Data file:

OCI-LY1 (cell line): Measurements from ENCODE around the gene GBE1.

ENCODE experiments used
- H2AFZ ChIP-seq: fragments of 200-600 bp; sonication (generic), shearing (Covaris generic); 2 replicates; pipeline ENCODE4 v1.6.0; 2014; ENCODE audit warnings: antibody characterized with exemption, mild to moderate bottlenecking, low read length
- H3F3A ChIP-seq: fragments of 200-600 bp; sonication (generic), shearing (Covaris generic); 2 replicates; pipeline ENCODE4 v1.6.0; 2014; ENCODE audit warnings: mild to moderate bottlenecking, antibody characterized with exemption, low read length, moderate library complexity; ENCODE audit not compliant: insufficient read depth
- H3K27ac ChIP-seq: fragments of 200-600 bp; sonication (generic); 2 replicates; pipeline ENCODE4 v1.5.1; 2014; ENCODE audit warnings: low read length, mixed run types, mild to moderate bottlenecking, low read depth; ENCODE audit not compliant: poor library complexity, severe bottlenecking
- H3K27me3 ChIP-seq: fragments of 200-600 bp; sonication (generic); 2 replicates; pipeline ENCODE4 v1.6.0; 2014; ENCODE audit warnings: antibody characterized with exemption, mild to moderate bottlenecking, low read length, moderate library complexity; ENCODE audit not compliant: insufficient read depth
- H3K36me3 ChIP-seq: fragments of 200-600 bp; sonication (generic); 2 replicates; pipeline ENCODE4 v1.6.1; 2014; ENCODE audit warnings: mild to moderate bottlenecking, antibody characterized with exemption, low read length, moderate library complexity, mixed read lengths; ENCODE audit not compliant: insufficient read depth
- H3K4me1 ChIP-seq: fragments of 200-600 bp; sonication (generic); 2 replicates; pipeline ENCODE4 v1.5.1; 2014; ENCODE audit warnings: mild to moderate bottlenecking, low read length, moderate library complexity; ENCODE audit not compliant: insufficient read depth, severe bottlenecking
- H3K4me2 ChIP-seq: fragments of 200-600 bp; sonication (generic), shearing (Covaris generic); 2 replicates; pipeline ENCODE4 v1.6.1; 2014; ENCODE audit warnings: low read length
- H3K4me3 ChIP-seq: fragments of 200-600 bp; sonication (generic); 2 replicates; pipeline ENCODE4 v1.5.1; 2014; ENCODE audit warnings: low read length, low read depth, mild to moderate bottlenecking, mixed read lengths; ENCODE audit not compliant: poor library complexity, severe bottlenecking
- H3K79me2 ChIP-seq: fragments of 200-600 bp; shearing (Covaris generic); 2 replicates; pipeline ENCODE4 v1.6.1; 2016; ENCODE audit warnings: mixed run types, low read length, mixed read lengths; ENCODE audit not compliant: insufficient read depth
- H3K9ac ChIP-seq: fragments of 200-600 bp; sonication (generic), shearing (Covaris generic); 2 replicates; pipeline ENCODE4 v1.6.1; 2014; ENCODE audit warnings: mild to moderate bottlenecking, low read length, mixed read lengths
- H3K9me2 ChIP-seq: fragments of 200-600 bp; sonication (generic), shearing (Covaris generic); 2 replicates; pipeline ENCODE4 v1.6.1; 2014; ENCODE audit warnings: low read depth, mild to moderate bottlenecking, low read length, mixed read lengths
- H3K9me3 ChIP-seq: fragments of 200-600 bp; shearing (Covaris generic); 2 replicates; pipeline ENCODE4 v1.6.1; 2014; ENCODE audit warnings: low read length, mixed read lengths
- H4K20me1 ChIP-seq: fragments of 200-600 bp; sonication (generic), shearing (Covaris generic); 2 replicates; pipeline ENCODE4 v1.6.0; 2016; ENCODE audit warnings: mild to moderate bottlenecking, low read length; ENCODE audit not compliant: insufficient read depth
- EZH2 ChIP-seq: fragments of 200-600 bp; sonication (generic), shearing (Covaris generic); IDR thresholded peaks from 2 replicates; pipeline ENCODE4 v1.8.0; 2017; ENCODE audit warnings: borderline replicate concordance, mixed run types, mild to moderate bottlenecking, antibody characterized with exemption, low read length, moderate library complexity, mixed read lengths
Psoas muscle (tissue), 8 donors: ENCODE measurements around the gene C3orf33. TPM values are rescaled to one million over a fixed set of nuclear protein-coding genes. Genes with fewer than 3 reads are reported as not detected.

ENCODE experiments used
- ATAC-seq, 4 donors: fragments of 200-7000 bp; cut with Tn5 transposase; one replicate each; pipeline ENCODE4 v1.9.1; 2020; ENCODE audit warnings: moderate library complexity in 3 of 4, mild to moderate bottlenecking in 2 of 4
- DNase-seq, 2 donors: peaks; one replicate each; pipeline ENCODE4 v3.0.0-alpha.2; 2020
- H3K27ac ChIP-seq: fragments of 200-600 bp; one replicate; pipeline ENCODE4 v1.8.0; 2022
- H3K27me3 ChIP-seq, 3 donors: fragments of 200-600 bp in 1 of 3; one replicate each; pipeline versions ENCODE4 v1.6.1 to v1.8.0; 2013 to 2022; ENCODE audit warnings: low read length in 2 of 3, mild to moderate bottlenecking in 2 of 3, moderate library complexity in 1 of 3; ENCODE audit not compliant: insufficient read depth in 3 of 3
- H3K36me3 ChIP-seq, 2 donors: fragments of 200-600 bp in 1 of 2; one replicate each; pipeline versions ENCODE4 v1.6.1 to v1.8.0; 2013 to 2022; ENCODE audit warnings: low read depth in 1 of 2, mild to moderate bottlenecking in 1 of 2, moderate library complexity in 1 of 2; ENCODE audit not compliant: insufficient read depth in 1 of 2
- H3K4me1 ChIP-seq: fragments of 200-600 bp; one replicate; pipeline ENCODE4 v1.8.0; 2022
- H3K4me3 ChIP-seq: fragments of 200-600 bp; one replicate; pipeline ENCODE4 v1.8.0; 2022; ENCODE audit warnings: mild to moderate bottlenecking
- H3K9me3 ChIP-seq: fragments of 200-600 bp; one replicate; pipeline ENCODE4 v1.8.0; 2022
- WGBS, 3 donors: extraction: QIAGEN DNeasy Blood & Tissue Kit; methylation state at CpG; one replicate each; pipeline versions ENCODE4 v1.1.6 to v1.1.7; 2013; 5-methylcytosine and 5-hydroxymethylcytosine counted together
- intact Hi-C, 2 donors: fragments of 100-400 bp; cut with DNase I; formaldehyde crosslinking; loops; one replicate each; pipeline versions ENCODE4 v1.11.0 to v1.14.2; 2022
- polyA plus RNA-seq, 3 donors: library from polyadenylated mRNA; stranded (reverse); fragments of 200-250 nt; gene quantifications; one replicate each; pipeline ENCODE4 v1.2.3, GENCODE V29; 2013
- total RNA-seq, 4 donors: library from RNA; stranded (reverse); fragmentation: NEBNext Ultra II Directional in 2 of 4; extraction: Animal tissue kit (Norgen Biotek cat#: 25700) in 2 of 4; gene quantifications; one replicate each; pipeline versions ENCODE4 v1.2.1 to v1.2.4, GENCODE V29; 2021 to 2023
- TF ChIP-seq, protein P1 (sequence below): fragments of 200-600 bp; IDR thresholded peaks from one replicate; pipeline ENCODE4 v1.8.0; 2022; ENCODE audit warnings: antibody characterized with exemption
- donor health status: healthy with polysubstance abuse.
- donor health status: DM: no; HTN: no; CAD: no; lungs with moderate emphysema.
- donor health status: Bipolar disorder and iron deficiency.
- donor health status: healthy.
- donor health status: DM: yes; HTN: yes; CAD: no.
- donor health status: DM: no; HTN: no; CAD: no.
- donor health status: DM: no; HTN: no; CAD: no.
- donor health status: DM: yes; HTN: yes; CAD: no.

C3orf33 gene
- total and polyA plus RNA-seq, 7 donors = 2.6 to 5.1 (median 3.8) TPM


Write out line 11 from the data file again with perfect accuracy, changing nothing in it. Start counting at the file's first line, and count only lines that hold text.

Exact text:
- H3K79me2 ChIP-seq: fragments of 200-600 bp; shearing (Covaris generic); 2 replicates; pipeline ENCODE4 v1.6.1; 2016; ENCODE audit warnings: mixed run types, low read length, mixed read lengths; ENCODE audit not compliant: insufficient read depth